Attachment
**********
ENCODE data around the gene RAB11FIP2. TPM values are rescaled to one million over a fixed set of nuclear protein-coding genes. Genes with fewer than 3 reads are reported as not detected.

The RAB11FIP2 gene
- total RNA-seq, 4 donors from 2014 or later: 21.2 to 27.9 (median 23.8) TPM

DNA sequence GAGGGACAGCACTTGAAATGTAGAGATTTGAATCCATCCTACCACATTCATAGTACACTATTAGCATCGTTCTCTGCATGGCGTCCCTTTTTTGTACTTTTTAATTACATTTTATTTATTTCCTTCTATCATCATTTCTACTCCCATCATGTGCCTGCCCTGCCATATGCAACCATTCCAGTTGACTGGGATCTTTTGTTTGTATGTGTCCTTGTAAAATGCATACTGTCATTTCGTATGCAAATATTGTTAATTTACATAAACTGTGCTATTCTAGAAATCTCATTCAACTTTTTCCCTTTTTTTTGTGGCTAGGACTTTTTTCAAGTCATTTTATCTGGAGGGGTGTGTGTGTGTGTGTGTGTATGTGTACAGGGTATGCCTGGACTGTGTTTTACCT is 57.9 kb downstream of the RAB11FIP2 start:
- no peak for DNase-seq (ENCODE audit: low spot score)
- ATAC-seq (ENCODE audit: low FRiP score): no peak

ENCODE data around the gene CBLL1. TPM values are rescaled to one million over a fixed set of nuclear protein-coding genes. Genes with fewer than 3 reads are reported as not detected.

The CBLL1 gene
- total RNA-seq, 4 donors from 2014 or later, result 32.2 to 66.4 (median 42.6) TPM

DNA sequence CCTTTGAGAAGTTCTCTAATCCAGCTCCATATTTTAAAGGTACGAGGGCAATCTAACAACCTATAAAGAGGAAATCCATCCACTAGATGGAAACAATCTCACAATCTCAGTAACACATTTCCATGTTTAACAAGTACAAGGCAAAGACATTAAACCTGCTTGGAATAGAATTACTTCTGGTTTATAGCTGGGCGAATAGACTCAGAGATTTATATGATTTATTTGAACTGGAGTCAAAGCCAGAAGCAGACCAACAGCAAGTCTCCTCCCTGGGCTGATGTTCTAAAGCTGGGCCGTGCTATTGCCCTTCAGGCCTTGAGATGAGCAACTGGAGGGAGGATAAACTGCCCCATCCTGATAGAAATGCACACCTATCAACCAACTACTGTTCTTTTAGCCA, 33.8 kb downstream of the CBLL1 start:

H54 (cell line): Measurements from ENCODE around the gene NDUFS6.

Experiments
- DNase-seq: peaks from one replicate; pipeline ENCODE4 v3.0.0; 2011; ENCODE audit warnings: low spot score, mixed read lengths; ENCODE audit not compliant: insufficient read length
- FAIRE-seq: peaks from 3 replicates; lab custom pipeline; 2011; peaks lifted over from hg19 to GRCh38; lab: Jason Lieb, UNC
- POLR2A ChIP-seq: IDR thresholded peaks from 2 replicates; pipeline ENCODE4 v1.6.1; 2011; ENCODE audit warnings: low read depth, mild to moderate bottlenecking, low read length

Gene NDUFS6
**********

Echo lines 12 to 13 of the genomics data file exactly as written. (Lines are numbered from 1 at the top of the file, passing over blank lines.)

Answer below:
Experiments
- DNase-seq: peaks from one replicate; pipeline ENCODE4 v3.0.0; 2011; ENCODE audit warnings: low spot score, mixed read lengths; ENCODE audit not compliant: insufficient read length